A new study on sexual behaviour in the workplace reveals that men in less-powerful positions are more likely to flirt or harass coworkers as they seek to move up.
Men in low-power positions are most likely to flirt with moving up
Often research and stereotypes on sexuality and gender in office have been focusing on men in powerful positions and women in low-power positions. However, the latest research findings dispel the notion that women use sexual appeal at work to move up.
According to University of California-Berkeley researchers, males who feel uneasy about their position within the company are nonetheless the ones that engage in sexually explicit conduct and potentially unwelcome comments. In addition, men who hold such “low-power positions” are inclined to engage in “unwanted social behaviour” and refer to themselves as delightful flirts at work.
Findings showed that men in low-power positions tend to justify their big flirting in the workplace by trying to project the image of authority. Heterosexual men are most inclined to flirt with supervisors than women in subordinate positions.
Men are the only ones who “turn up the harassment with coworkers” whenever they feel they have too little authority, even though some women also make comparable strategic overtures to their sexual or physical nature.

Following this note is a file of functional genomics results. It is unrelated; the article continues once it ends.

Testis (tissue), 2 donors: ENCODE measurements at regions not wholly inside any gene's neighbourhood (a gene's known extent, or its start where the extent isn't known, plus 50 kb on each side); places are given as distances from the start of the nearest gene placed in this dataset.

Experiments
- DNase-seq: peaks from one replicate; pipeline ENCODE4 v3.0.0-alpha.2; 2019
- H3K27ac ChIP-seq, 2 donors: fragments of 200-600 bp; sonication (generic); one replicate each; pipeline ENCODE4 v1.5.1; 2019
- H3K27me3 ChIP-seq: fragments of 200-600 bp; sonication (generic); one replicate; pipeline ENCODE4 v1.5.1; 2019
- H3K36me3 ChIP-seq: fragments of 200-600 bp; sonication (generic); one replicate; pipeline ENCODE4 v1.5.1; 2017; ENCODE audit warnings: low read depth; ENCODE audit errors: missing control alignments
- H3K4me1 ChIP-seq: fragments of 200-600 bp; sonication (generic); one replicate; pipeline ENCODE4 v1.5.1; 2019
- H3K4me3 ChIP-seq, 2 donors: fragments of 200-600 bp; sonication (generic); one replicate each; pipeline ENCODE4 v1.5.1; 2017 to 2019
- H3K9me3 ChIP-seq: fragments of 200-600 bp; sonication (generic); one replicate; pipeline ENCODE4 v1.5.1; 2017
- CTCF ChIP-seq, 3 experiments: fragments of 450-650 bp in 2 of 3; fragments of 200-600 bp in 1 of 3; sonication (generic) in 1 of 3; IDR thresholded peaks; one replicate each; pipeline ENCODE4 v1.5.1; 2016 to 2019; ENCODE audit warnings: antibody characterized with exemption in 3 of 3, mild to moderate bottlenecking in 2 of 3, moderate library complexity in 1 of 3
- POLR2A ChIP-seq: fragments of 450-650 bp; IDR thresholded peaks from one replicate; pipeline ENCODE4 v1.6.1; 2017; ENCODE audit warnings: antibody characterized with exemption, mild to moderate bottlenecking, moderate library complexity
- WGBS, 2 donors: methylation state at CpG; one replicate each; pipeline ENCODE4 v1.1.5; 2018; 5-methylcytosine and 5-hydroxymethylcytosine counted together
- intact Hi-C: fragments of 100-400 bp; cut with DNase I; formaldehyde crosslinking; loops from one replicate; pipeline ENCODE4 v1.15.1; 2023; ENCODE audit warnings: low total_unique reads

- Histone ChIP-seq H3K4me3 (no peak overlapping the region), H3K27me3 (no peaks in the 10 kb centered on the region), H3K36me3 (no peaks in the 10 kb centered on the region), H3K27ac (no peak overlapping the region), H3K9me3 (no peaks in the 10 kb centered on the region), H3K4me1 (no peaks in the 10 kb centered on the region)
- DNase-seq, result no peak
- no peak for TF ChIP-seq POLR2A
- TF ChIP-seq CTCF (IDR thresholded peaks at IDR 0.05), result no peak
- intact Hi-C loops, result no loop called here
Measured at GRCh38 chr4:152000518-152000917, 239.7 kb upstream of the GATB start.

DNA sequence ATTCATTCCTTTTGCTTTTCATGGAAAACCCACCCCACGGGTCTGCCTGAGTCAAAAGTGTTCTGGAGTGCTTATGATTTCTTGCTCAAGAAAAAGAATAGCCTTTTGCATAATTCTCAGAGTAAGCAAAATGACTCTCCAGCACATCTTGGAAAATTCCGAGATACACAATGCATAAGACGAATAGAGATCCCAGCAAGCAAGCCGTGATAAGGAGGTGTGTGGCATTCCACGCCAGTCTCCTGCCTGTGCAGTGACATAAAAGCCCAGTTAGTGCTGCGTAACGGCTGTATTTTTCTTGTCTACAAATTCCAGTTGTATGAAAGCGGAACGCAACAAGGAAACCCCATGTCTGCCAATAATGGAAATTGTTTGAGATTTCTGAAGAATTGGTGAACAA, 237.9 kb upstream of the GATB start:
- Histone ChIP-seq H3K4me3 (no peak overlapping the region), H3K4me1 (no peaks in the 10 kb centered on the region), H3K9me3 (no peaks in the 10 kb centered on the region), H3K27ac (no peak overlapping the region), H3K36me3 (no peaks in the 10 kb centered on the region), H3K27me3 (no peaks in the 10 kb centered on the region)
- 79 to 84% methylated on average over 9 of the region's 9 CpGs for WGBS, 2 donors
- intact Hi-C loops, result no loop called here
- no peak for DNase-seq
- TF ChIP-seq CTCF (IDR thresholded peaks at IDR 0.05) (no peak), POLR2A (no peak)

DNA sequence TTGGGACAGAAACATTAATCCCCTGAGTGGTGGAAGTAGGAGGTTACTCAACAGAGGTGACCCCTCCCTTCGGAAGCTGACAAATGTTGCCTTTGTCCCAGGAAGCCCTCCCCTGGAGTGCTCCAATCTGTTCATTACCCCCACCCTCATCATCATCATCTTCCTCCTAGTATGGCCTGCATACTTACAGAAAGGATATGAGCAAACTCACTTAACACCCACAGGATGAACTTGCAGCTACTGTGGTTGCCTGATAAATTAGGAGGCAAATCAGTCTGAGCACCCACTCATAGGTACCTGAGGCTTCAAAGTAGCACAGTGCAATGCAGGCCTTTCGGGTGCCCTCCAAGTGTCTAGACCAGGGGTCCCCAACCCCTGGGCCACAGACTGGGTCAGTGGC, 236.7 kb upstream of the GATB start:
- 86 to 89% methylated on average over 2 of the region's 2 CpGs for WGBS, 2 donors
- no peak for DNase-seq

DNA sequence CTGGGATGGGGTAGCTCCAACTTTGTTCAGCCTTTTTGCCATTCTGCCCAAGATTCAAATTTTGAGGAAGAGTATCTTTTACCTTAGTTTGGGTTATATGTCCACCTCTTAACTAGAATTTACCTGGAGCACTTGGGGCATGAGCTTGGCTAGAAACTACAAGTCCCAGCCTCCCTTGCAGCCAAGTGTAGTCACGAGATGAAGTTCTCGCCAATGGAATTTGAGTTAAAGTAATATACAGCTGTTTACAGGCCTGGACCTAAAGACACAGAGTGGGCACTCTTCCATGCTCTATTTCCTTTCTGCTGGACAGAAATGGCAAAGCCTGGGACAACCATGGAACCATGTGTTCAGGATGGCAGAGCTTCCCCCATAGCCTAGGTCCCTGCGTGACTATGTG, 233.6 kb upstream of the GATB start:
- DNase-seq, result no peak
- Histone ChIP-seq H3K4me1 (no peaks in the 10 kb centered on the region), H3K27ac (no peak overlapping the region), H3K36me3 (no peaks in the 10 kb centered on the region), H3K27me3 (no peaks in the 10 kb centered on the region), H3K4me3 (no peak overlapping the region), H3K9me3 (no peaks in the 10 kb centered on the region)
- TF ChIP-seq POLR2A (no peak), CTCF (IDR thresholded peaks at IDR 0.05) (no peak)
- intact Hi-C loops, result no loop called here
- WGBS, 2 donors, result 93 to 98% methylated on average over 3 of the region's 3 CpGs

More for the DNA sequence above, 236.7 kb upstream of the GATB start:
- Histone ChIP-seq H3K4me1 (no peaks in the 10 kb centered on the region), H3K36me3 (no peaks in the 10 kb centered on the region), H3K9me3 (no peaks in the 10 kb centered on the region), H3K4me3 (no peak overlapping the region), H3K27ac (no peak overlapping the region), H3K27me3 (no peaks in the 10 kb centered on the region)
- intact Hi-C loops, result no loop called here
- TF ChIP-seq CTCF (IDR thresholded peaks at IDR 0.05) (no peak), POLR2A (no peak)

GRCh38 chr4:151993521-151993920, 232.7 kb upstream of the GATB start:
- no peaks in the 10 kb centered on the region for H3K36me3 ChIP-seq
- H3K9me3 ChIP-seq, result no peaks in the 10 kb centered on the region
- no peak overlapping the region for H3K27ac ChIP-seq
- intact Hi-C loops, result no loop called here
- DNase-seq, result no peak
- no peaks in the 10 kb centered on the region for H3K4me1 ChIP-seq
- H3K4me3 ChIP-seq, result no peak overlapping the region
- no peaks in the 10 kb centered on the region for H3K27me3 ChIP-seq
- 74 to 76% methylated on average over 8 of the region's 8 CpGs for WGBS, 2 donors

The Study debunks the myth that women flirt with moving positions in the workplace
Laura Kray, who studies gender roles at UC Berkley’s Hass School of Business, said that most of the research has focused on men in powerful positions. However, after several studies, the myth has been debunked. It is not men in power only who can take advantage of coworkers sexually. Kray said that they found that insecure men about their role are likely to use unwanted social sexual behaviour to look powerful and more masculine even when they know it is offensive to women.
Researchers found that men turn to workplace flirtation because of the “desire for more power-not holding power”, which affects their intentions toward coworkers. The behaviour is common in men who self-identify as “flirts” with seemingly inflated or fragile views about their role in the workplace.